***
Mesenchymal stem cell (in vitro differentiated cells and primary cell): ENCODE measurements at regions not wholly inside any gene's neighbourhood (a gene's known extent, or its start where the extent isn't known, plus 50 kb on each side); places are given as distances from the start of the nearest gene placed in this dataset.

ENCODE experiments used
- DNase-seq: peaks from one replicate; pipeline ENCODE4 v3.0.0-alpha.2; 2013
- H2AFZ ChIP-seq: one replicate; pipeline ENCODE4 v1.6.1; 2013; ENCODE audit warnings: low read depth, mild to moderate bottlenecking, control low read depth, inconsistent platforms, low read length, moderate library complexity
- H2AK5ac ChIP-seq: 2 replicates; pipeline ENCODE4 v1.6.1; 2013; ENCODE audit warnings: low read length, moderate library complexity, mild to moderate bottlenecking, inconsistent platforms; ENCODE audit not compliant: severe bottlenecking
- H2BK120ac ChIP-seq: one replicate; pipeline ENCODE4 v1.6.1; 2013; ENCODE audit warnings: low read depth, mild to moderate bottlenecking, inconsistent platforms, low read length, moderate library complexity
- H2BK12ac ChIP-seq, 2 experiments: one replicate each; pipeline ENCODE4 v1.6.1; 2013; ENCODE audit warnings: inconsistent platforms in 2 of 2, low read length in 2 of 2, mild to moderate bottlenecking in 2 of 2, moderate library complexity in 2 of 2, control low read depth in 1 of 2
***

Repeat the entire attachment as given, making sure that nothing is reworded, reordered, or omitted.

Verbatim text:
Mesenchymal stem cell (in vitro differentiated cells and primary cell): ENCODE measurements at regions not wholly inside any gene's neighbourhood (a gene's known extent, or its start where the extent isn't known, plus 50 kb on each side); places are given as distances from the start of the nearest gene placed in this dataset.

ENCODE experiments used
- DNase-seq: peaks from one replicate; pipeline ENCODE4 v3.0.0-alpha.2; 2013
- H2AFZ ChIP-seq: one replicate; pipeline ENCODE4 v1.6.1; 2013; ENCODE audit warnings: low read depth, mild to moderate bottlenecking, control low read depth, inconsistent platforms, low read length, moderate library complexity
- H2AK5ac ChIP-seq: 2 replicates; pipeline ENCODE4 v1.6.1; 2013; ENCODE audit warnings: low read length, moderate library complexity, mild to moderate bottlenecking, inconsistent platforms; ENCODE audit not compliant: severe bottlenecking
- H2BK120ac ChIP-seq: one replicate; pipeline ENCODE4 v1.6.1; 2013; ENCODE audit warnings: low read depth, mild to moderate bottlenecking, inconsistent platforms, low read length, moderate library complexity
- H2BK12ac ChIP-seq, 2 experiments: one replicate each; pipeline ENCODE4 v1.6.1; 2013; ENCODE audit warnings: inconsistent platforms in 2 of 2, low read length in 2 of 2, mild to moderate bottlenecking in 2 of 2, moderate library complexity in 2 of 2, control low read depth in 1 of 2